Wednesday, August 12, 2009

The Journey Begins.....

August 12, 2009

I have created this blog to journal my thoughts, questions, concerns, milestones, and knowledge of my son's recent diagnosis of Hydrocephalus and Agenesis Corpus Callosum.

My son Kaiden Richard Simpson was born December 10, 2008. He weighed a healthy 7lbs. 1oz. and was as cute as a button. My pregnancy went as normal as can be expected including the daily morning sickness but for me it was "all day" sickness until the day I delivered. My delivery lasted a total of 13 hours and was very painful. When Kaiden delivered he looked as though he was vacuumed delivered, his head was black and blue and abnormally large. He was admitted into the NICU for a day with jaundice and was released with no complications. On Kaiden's first Dr's appointment there seemed to be no problems, although his head circumference was in the 82nd percentile for his age. His Dr. paid no attention to that and told us he looked healthy. Gradually I started noticing many changes in my son, from crying nonstop, to never being satisfied and crossing his eyes all the time. His head was growing larger and he would scream when trying to breastfeed.

My husband and I decided to change insurance just before Kaiden's 2 month check up, and we decided to go to a pediatrician that was recommended by friends. On our first appointment our Dr. walked in and before even examining him asked why his head was so big. We just laughed and said it had always been big and that we were not concerned. But the Dr. definitely was curious. She told us to wait till the next routine check up and she would check the size of his head and if it had drastically grown she would order an ultrasound. We were still not concerned, although I look back now and I was always curious as to what possibly could be wrong with him, if anything at all. Meanwhile Kaiden could not stand to be laid on his stomach and wasn't hitting any milestones.

By the 4 month check up, Kaiden's head circumference was over the 100th percentile and he was looking worse. He now was constantly looking down and cried a lot. His pediatrician ordered for an ultrasound of his brain and prepared us for the worst case scenarios. A week later we were in the Children's Hospital of Madera getting an ultrasound done on my son. I will never forget that moment for the rest of my life. The ultrasound technician told us immediately that Kaiden had massive fluid in his brain. She told us that our pediatrician will be contacting us soon. I didn't want to leave. I had so many questions to ask. When we got home I called the pediatrician myself and told her what was seen on the ultrasound. After a 30 minute conversation with her, and lots of tears, she told me that he has what is known as Hydrocephalus or "water in the brain".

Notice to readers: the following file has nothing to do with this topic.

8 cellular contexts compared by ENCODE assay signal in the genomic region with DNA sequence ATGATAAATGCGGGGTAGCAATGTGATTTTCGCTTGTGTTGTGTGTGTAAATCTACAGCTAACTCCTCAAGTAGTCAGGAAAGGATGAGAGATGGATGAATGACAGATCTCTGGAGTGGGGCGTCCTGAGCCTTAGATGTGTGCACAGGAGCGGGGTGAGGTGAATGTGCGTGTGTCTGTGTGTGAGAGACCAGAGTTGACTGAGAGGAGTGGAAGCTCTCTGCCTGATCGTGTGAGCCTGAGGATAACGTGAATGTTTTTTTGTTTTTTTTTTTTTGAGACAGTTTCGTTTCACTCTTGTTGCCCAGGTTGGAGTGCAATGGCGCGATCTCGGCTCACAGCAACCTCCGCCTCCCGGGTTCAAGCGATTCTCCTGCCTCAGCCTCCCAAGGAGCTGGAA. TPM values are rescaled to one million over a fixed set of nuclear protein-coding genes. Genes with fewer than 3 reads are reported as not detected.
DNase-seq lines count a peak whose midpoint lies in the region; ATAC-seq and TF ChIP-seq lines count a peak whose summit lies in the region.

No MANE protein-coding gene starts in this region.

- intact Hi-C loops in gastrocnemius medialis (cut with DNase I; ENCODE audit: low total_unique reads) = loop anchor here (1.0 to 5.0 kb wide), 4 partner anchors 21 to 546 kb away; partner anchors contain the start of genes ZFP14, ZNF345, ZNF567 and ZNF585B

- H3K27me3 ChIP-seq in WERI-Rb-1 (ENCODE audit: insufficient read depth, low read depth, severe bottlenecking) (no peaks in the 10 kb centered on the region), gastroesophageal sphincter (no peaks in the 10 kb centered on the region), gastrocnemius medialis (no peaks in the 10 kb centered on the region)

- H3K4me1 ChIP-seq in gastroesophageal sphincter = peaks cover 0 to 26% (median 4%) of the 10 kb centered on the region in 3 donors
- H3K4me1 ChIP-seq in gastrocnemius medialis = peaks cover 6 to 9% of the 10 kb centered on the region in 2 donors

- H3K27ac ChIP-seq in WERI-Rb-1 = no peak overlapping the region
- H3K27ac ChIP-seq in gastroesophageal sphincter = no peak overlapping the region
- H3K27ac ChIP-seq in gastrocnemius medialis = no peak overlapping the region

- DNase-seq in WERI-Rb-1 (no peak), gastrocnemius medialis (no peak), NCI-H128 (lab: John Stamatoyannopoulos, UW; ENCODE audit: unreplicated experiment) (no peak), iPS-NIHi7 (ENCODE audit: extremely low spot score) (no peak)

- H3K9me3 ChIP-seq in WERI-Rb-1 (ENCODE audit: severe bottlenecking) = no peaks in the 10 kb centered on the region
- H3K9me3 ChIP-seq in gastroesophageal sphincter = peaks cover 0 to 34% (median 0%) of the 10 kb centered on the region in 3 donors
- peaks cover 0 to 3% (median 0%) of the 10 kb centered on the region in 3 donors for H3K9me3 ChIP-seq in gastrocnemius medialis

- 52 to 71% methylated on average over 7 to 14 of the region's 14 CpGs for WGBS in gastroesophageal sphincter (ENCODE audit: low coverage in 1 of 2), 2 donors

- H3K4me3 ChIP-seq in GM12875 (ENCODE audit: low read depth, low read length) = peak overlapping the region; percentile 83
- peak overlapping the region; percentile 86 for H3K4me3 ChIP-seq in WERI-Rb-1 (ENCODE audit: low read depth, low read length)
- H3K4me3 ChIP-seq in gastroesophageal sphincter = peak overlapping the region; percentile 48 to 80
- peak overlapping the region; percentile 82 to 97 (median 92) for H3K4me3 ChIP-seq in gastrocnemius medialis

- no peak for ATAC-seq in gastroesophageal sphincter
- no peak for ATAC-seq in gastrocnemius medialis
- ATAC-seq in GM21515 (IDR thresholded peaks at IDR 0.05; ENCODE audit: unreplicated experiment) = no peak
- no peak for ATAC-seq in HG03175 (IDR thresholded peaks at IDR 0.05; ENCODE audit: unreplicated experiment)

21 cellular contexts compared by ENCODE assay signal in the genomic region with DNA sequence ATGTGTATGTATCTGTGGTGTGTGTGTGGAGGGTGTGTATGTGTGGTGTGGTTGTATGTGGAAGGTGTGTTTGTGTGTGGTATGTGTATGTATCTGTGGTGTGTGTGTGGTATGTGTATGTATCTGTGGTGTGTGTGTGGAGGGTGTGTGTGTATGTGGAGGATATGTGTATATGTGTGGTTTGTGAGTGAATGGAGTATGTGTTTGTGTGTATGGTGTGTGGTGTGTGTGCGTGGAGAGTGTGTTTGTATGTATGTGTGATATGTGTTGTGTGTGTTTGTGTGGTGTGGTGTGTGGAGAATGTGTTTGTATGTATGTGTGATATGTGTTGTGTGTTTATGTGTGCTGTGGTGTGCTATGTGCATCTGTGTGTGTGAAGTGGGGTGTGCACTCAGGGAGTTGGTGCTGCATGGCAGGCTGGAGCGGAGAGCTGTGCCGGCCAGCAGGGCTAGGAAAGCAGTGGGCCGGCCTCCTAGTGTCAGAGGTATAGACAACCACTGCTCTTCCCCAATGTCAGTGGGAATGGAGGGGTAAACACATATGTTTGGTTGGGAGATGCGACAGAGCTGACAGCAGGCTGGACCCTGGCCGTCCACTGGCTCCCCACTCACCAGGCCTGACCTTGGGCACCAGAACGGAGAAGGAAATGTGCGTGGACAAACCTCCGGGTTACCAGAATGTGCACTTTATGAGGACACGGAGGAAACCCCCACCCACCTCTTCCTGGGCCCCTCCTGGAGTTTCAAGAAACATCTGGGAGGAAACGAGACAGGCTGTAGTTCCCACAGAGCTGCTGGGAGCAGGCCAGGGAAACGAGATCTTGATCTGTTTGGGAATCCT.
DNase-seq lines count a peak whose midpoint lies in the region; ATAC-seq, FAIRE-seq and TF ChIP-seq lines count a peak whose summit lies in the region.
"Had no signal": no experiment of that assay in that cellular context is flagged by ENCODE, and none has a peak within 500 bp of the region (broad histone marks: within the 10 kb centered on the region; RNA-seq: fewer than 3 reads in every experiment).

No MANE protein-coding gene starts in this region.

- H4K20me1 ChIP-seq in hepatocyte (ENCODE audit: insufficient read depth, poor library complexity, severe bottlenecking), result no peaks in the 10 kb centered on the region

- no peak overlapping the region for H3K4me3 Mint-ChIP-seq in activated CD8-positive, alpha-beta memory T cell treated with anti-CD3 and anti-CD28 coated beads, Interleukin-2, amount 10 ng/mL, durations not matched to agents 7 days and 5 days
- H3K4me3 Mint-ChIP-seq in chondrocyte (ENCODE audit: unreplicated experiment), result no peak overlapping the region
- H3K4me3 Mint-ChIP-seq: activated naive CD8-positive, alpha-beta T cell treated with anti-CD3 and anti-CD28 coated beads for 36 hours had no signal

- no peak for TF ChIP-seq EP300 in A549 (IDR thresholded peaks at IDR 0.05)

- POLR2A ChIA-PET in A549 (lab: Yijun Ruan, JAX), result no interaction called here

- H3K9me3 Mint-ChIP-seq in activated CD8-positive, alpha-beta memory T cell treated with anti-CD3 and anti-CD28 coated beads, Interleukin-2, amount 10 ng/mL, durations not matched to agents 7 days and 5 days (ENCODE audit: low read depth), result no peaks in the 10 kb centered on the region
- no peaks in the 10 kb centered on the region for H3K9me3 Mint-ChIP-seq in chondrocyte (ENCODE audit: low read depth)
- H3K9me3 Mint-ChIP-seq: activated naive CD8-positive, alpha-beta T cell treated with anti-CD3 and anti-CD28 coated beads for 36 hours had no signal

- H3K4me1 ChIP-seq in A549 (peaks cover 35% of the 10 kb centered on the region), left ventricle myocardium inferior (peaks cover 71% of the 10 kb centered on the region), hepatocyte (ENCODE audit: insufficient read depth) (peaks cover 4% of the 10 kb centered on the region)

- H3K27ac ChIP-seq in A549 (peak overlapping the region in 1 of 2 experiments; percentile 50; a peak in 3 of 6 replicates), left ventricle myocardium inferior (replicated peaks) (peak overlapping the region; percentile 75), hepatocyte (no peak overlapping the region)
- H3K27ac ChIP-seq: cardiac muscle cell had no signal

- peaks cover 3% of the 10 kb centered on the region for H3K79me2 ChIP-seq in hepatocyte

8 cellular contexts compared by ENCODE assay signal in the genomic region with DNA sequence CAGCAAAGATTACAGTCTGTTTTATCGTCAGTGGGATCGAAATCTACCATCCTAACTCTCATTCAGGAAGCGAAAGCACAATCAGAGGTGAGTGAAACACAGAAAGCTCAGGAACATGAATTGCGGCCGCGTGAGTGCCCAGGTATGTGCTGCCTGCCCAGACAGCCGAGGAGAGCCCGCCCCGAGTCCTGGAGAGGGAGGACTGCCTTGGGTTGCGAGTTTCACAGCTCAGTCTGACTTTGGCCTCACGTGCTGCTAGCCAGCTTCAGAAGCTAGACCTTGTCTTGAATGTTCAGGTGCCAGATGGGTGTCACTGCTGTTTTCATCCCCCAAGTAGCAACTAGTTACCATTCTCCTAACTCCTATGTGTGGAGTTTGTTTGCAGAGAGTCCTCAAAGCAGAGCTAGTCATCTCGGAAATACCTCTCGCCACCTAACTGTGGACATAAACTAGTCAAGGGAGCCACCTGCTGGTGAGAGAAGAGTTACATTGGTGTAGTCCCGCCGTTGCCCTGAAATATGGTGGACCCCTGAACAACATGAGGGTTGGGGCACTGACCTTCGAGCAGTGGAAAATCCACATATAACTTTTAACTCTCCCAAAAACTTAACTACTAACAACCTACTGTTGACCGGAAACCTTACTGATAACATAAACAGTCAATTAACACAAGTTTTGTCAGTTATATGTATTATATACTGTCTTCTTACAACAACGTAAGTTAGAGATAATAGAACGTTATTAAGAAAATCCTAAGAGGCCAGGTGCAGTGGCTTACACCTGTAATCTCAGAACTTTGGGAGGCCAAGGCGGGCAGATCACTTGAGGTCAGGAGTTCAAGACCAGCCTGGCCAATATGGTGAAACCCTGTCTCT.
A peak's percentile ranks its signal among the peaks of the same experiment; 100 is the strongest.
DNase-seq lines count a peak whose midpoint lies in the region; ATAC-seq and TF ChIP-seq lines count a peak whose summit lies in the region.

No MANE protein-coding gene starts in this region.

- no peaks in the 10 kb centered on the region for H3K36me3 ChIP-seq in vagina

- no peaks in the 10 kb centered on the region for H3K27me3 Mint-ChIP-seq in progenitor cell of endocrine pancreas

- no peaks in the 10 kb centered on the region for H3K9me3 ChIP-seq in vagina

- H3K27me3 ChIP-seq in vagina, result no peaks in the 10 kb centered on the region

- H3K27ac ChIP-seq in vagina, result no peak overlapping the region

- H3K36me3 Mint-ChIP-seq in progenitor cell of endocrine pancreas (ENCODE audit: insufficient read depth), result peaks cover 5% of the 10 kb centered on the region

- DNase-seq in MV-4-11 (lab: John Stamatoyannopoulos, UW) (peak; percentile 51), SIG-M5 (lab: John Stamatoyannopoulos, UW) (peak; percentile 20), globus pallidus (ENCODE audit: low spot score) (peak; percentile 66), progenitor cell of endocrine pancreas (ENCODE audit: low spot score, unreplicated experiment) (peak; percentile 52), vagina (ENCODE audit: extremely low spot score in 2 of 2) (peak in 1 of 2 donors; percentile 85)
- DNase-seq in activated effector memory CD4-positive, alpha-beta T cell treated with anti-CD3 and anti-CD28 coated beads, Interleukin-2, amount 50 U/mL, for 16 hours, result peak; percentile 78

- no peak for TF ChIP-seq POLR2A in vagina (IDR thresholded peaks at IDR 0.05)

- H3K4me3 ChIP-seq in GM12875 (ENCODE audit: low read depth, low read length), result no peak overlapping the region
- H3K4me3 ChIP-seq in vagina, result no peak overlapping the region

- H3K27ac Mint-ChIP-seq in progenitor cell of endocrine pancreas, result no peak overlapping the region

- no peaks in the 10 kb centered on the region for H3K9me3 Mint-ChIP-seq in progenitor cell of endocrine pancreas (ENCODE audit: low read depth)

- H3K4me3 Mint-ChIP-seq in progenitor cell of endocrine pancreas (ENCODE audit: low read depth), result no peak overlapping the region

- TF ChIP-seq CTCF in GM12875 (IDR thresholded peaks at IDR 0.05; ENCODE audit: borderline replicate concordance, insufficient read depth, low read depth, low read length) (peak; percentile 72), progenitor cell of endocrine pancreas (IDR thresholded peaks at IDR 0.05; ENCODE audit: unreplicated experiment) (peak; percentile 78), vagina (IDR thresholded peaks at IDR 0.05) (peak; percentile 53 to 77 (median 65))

Less than one week later we were admitted into surgery and Kaiden was getting a VP shunt into his brain. The VP shunt is a programmable one way valve that acts as a drain in his ventricle to force the blocked cerebral spinal fluid out of his ventricles, down his brain stem and absorbed into his abdomen. He has a incision on the right side of his head and a small one on his tummy.
Although his surgery is over we have to constantly monitor his behaviors for any abnormalities such as vomiting, irritability, raised fontanel ( soft spot), and crossing of the eyes. Many people with Hydrocephalus have just one or two shunt replacements in their lifetime and some have hundreds. So you never know until a sign of an infection or blockage happens that another surgery needs to be done.